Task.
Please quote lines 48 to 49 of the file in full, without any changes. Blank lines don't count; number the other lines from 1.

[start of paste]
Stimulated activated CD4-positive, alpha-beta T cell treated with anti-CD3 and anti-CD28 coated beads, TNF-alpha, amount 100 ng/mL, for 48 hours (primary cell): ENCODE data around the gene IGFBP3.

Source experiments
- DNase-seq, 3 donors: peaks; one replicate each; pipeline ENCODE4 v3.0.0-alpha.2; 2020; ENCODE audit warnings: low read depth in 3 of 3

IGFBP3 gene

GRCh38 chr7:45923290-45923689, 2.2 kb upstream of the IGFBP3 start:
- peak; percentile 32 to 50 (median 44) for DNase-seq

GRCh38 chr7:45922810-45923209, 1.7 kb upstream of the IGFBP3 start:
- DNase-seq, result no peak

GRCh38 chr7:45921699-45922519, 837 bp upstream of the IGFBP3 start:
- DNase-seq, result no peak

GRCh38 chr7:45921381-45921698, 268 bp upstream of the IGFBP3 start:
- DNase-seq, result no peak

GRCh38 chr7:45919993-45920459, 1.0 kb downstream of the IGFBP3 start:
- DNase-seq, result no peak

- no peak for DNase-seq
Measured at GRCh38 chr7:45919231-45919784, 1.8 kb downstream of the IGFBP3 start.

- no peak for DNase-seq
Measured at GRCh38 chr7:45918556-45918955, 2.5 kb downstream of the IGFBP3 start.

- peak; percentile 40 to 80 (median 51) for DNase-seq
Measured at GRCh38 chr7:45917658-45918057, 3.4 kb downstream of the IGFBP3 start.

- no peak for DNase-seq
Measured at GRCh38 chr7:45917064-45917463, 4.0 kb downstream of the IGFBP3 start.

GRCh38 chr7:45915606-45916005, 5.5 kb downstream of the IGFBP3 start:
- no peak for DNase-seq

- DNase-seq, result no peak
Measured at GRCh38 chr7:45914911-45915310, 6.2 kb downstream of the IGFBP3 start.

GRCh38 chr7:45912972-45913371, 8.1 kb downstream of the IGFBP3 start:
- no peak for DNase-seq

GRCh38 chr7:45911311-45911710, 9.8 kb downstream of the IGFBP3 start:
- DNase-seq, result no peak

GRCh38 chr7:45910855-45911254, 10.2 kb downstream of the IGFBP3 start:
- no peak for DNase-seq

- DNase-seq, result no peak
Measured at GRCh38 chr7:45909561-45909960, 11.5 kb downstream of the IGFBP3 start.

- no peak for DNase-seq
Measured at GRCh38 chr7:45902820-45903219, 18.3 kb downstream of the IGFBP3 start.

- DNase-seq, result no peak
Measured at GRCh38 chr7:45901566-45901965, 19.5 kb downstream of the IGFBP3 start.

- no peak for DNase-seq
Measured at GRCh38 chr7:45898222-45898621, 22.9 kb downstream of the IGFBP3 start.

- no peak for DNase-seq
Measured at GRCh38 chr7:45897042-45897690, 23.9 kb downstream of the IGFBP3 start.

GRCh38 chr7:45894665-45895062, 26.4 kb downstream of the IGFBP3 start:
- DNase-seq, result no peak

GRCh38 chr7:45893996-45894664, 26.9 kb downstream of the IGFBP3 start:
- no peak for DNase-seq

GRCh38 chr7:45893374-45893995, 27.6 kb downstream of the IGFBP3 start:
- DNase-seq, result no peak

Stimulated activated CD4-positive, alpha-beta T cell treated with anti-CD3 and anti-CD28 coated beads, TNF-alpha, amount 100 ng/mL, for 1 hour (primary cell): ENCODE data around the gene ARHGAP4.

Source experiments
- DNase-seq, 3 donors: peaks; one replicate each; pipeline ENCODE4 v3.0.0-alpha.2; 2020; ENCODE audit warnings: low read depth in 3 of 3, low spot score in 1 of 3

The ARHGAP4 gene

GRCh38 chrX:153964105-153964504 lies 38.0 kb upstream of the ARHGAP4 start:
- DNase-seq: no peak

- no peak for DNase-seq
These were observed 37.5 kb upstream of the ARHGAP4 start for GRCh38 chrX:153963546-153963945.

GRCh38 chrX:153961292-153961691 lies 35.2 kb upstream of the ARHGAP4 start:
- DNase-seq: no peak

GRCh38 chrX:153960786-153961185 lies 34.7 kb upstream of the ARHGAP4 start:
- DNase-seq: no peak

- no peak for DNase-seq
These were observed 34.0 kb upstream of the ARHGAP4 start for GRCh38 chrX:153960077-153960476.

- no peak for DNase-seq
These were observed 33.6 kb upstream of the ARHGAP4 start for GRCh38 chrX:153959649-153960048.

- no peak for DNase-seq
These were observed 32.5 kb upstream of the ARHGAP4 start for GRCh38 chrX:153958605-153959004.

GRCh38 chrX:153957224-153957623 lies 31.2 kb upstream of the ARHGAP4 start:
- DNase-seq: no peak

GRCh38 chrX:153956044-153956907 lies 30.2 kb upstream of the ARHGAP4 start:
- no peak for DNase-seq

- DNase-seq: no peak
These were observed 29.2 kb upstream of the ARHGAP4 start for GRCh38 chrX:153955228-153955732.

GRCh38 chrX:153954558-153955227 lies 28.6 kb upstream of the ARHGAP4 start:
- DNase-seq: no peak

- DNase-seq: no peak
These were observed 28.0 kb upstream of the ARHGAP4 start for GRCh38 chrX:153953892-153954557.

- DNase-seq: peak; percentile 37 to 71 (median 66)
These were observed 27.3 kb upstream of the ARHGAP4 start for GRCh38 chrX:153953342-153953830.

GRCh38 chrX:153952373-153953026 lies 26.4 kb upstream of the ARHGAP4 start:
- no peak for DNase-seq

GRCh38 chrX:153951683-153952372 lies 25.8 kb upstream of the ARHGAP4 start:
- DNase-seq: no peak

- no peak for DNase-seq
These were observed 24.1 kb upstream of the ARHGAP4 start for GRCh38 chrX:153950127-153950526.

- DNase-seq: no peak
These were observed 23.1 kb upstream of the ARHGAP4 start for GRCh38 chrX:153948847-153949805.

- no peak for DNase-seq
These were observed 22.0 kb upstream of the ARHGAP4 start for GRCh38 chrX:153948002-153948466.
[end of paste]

- DNase-seq, result no peak

Stimulated activated CD4-positive, alpha-beta T cell treated with anti-CD3 and anti-CD28 coated beads, TNF-alpha, amount 100 ng/mL, for 1 hour (primary cell): ENCODE data around the gene ARHGAP4.